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29 Does tongue reduction surgery affect Sleep Disordered Breathing in patients with Beckwith-Wiedemann Syndrome?
  1. Ansel Godinho,
  2. Kylie Russo,
  3. Aidan Laverty,
  4. Francois Abel,
  5. Juling Ong,
  6. Martin Samuels
  1. Great Ormond Street Hospital for Children


Introduction Beckwith-Wiedemann Syndrome (BWS) is a congenital condition where patients have macroglossia, often requiring tongue reduction surgery as well as being a potential risk factor for obstructive sleep apnoea (OSA). Prevalence of OSA is high and therefore sleep studies (SS) pre- and post-surgery are useful to assess the impact of surgery.

Method From 58 patients with BWS who underwent SS before or after tongue reduction surgery over a 20-year period, there were 9 patients who had tongue reduction surgery plus a SS pre- and post-operatively with sufficient data to calculate an Apnoea Hypopnoea Index (AHI).

Results Figure 1 shows the change in Obstructive AHI (OAHI) before and after tongue reduction surgery in the 9 patients.

Abstract 29 Figure 1

OAHI data pre-and post-operatively

Discussion In our cohort with pre- and post-surgery SS data the prevalence of OSA was 44% (mild: 100%). 4 patients showed reductions in OAHI after surgery (mean change: 1evs/hr), 3 others showed a worsening (mean change: 5.5evs/hr), while 2 showed no change in OAHI. Of the 3 that worsened, 1 was restudied after two years and showed no evidence of OSA with no medical intervention. Another had grade 2 tonsils which have been surgically removed. The third patient is waiting for ENT surgical review. The small sample size of BWS patients with sufficient SS to qualify for this study may be related to the referral pathway with the majority of patients diagnosed with moderate to severe OSA pre- surgery were either treated (e.g. tracheostomy) or surgery delayed due to OSA.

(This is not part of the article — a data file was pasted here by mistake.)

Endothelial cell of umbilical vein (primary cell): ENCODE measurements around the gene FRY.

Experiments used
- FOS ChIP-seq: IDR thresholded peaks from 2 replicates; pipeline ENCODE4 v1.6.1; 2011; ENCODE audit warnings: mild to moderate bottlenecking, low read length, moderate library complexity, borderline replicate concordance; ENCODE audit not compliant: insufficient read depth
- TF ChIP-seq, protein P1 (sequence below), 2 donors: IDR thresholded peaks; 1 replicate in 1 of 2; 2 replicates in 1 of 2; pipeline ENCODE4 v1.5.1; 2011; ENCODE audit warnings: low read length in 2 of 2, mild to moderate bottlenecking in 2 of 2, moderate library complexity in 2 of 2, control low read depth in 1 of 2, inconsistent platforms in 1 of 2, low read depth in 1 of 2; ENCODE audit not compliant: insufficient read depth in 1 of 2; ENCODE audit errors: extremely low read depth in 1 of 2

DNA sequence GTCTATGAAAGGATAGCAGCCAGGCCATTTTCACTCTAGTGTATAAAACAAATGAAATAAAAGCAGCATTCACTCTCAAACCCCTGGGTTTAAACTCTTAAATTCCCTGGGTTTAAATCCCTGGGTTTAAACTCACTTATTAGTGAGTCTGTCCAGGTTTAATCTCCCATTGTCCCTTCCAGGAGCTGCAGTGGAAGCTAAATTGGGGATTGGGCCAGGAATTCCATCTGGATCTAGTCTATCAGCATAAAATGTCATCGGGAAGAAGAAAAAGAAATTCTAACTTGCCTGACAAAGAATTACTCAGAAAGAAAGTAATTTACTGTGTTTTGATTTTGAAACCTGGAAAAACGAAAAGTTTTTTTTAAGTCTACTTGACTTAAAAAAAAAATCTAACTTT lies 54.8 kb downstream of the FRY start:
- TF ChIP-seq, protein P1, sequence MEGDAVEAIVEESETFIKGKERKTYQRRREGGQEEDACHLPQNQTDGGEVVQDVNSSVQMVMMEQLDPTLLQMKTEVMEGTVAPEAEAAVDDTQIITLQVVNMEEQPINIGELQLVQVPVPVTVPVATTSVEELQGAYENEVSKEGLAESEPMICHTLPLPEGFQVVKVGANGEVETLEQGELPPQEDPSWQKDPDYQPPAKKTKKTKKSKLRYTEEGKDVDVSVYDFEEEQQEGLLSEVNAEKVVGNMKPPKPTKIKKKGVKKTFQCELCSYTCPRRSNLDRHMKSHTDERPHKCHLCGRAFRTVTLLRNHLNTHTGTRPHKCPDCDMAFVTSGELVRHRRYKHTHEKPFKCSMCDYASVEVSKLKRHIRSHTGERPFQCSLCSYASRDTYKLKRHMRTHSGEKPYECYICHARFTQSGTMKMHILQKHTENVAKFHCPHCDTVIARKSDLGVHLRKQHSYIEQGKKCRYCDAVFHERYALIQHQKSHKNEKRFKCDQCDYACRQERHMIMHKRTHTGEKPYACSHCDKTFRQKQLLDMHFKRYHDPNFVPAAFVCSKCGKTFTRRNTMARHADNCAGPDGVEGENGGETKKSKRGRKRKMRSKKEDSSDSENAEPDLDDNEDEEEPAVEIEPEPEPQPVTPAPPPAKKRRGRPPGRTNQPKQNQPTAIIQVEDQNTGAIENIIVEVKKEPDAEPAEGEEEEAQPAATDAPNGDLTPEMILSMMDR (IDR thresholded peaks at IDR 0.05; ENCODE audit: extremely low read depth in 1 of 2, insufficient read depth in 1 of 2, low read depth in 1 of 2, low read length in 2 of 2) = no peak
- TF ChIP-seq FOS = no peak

In conclusion, tongue reduction surgery does not appear to affect the level of OSA and patients who had worsening of OSA, had other factors in their history predominantly ENT related. An alternative method of assessment, such as a questionnaire, focussed on sleep disordered breathing, might be a better determinant of the impact of surgery.

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